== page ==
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BSEE: Unsecured Pressurized Hoses Result in Hand Injuries

What happened

The United States Bureau of Safety and Environmental Enforcement BSEE) has published Safety Alert No. 442 relating to hand injuries caused by handling unsecured pressurised hoses during coil tubing operations.

Incident 1: A flexi coil hose was filled with salt water during a pressure test and tested to 10,000 psi for 10 minutes. The pressure was bled to 6,000 psi through a needle valve at the pump’s discharge following the successful test. Once the pressure was bled to 6,000 psi, a worker began releasing pressure from a ball valve on the upstream end of the flexi coil hose. While doing so, the flexi coil hose backlashed and pulled the valve from the worker’s hand, causing the ball valve to contact the coil reel of the unit. The ball valve came apart when it hit the unit, and the handle contacted his right thumb, causing a laceration. The injured worker stated he was wearing latex gloves at the time of the incident. Right before opening the valve handle, he had been handling hydraulic oil.

Incident 2: Crew were in the process of rigging up three nitrogen bottle racks to blowdown and purge the reel during rigging down operations. After a successful connection to the reel, the three nitrogen bottle racks were opened to pressurize the line. A valve at the reel was opened to begin purging the reel. After opening the reel valve, the nitrogen hose connecting the second bottle rack failed at the brass fitting, sending the pressurized hose whipping around. The injured crew member was struck in the hand, resulting in two broken fingers and multiple lacerations. The hose then struck a second worker in the arm, causing bruising and swelling of the forearm. The injured person was not wearing impact gloves at the time of the incident.

Incident 1: The spot where the contractor’s right thumb was pinched between the ball valve and the horse head.
Incident 2: Failed Hose Connection on Bottle Rack.

What went wrong

In both cases, the injured parties were not wearing proper impact gloves to help reduce the severity of a hand injury. Moreover, in neither incident was the appropriate safety device/equipment installed to keep the pressurized hose secured correctly in the event of a mechanical failure.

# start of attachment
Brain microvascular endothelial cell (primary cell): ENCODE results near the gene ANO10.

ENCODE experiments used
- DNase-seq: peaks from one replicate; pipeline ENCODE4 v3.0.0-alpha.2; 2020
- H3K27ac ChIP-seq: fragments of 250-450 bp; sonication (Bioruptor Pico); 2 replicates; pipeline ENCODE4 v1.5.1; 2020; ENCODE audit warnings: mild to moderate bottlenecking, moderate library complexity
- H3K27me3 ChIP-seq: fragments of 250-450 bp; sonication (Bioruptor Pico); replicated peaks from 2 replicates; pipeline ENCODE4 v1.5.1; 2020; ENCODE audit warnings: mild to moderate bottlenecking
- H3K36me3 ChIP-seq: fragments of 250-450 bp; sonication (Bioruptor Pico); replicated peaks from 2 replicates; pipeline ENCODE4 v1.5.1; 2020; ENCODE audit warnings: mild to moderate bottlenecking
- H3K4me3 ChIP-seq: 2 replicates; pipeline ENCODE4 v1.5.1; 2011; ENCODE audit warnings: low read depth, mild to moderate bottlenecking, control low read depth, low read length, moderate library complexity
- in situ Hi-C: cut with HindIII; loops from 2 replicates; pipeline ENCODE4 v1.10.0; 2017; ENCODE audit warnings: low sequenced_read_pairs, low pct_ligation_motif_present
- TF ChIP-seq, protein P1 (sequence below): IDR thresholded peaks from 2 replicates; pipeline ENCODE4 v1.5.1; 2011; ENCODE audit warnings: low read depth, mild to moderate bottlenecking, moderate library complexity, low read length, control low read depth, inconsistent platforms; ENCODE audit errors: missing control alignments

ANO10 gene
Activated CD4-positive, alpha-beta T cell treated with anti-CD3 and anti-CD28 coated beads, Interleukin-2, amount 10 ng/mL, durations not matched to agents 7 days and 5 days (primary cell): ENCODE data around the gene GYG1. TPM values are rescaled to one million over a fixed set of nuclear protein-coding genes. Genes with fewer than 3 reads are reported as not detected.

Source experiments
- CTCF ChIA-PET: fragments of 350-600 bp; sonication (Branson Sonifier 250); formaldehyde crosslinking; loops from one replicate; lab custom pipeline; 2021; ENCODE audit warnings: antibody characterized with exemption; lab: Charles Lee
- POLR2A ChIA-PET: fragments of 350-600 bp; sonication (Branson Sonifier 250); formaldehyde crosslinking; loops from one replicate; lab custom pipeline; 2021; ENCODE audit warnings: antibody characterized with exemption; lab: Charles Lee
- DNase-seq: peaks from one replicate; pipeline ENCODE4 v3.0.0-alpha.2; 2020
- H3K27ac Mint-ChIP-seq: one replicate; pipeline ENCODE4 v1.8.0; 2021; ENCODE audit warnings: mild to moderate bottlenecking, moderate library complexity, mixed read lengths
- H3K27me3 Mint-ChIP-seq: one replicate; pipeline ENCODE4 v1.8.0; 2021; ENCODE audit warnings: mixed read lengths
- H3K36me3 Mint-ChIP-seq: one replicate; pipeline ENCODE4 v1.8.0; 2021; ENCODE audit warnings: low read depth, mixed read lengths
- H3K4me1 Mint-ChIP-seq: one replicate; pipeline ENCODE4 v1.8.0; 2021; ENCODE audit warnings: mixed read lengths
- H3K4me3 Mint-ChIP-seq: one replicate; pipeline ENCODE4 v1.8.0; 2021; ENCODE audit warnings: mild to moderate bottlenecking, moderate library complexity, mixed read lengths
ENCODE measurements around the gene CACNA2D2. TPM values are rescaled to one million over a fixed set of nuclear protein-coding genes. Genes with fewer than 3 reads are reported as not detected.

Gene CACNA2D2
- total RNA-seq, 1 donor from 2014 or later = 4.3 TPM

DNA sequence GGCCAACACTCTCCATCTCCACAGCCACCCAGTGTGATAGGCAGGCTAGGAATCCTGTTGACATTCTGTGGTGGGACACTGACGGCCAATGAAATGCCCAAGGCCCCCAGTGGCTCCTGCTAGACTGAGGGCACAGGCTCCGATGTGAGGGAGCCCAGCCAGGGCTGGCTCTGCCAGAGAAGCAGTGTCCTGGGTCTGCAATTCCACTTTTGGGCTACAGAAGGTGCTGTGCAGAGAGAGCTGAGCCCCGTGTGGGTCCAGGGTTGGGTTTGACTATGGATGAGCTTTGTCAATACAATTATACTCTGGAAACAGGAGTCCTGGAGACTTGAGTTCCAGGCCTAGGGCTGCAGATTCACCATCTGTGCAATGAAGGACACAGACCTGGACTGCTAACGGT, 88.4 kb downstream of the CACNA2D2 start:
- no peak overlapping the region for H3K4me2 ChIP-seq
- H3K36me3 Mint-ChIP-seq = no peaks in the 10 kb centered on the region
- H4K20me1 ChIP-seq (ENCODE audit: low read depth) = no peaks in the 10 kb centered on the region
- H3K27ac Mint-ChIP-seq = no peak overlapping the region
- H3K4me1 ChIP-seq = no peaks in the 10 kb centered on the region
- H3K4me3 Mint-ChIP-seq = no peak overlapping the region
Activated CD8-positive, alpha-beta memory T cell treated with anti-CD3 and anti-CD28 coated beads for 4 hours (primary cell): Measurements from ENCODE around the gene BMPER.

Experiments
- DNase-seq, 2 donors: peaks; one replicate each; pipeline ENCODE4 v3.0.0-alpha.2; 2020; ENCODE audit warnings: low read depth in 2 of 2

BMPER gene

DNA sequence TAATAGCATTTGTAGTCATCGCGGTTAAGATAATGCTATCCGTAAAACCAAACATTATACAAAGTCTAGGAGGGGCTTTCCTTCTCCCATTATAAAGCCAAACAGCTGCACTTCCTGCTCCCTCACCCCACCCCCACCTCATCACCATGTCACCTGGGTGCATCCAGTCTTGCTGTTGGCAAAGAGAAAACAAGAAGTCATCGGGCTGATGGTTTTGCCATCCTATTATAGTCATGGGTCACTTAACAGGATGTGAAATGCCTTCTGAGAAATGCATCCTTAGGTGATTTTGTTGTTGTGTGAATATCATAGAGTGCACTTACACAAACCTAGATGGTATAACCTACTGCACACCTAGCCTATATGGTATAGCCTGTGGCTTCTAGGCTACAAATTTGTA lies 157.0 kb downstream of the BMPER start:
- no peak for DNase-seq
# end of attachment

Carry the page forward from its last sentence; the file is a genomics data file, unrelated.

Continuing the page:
In incident 2, the job safety analysis (JSA) did not address the procedure for blowing down the reel dry and other associated hazards.

BSEE recommendations included:

  • Emphasize the use of properly fitting gloves (e.g., impact, chemical, or a dual glove) in the JSA to reduce or eliminate the severity of sustained hand injuries;
  • Depressurise the line entirely or depressurize to a much lower pressure before manipulating valves under pressure;
  • Ensure that during pressure testing, hoses are secured to prevent them from moving. Avoid stressing small threaded connections by properly supporting hoses and tubing;
  • Use a whip check across a pressurized hose connection to mitigate uncontrolled movement in the event of connection failure;
  • Verify that all valves are in the correct position before pressurizing equipment;
  • Determine the correct PPE before handling chemicals. The materials used in some protective gloves may provide excellent protection against specific chemicals but may be ineffective against others;
  • Ensure full and comprehensive review of every job task and associated hazards during the creation of the JSA;
  • Use Stop Work Authority when equipment is unsafe or if you discover a new hazard!

Members may wish to refer to:

Safety Event

Published: 3 October 2022
Download: IMCA SF 22/22

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